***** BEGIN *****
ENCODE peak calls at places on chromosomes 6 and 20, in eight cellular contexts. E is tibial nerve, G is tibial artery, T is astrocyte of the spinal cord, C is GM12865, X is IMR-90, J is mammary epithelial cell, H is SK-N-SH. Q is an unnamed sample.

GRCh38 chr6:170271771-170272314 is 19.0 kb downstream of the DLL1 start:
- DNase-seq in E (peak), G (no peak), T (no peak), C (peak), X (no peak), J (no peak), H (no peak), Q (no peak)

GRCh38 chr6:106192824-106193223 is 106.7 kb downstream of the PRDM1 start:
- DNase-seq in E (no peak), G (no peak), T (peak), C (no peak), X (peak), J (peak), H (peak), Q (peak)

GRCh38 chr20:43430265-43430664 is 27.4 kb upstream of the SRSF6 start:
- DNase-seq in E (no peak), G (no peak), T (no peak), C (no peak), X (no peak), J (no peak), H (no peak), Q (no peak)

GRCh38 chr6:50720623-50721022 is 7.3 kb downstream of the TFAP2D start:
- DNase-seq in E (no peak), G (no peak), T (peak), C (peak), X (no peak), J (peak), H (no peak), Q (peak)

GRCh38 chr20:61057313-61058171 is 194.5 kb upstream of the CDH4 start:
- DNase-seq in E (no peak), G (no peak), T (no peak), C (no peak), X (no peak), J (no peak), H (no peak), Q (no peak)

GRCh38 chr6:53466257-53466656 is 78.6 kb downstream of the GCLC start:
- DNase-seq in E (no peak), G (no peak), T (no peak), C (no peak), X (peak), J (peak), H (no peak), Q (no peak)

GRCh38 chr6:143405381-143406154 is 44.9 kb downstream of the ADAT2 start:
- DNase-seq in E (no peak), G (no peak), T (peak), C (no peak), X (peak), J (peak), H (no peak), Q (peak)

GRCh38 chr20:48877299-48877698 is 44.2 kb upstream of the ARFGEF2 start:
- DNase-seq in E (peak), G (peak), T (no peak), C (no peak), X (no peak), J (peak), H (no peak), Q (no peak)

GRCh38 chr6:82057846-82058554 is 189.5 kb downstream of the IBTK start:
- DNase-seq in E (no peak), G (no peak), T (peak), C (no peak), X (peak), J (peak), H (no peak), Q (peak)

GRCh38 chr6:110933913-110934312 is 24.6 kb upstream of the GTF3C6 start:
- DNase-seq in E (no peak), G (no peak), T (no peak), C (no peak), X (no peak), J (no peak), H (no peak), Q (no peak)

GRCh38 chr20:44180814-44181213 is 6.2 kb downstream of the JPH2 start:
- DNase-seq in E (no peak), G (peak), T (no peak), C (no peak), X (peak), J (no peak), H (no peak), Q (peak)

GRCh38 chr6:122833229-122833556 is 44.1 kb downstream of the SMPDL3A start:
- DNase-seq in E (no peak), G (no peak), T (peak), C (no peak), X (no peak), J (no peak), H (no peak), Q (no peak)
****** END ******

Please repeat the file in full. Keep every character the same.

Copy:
ENCODE peak calls at places on chromosomes 6 and 20, in eight cellular contexts. E is tibial nerve, G is tibial artery, T is astrocyte of the spinal cord, C is GM12865, X is IMR-90, J is mammary epithelial cell, H is SK-N-SH. Q is an unnamed sample.

GRCh38 chr6:170271771-170272314 is 19.0 kb downstream of the DLL1 start:
- DNase-seq in E (peak), G (no peak), T (no peak), C (peak), X (no peak), J (no peak), H (no peak), Q (no peak)

GRCh38 chr6:106192824-106193223 is 106.7 kb downstream of the PRDM1 start:
- DNase-seq in E (no peak), G (no peak), T (peak), C (no peak), X (peak), J (peak), H (peak), Q (peak)

GRCh38 chr20:43430265-43430664 is 27.4 kb upstream of the SRSF6 start:
- DNase-seq in E (no peak), G (no peak), T (no peak), C (no peak), X (no peak), J (no peak), H (no peak), Q (no peak)

GRCh38 chr6:50720623-50721022 is 7.3 kb downstream of the TFAP2D start:
- DNase-seq in E (no peak), G (no peak), T (peak), C (peak), X (no peak), J (peak), H (no peak), Q (peak)

GRCh38 chr20:61057313-61058171 is 194.5 kb upstream of the CDH4 start:
- DNase-seq in E (no peak), G (no peak), T (no peak), C (no peak), X (no peak), J (no peak), H (no peak), Q (no peak)

GRCh38 chr6:53466257-53466656 is 78.6 kb downstream of the GCLC start:
- DNase-seq in E (no peak), G (no peak), T (no peak), C (no peak), X (peak), J (peak), H (no peak), Q (no peak)

GRCh38 chr6:143405381-143406154 is 44.9 kb downstream of the ADAT2 start:
- DNase-seq in E (no peak), G (no peak), T (peak), C (no peak), X (peak), J (peak), H (no peak), Q (peak)

GRCh38 chr20:48877299-48877698 is 44.2 kb upstream of the ARFGEF2 start:
- DNase-seq in E (peak), G (peak), T (no peak), C (no peak), X (no peak), J (peak), H (no peak), Q (no peak)

GRCh38 chr6:82057846-82058554 is 189.5 kb downstream of the IBTK start:
- DNase-seq in E (no peak), G (no peak), T (peak), C (no peak), X (peak), J (peak), H (no peak), Q (peak)

GRCh38 chr6:110933913-110934312 is 24.6 kb upstream of the GTF3C6 start:
- DNase-seq in E (no peak), G (no peak), T (no peak), C (no peak), X (no peak), J (no peak), H (no peak), Q (no peak)

GRCh38 chr20:44180814-44181213 is 6.2 kb downstream of the JPH2 start:
- DNase-seq in E (no peak), G (peak), T (no peak), C (no peak), X (peak), J (no peak), H (no peak), Q (peak)

GRCh38 chr6:122833229-122833556 is 44.1 kb downstream of the SMPDL3A start:
- DNase-seq in E (no peak), G (no peak), T (peak), C (no peak), X (no peak), J (no peak), H (no peak), Q (no peak)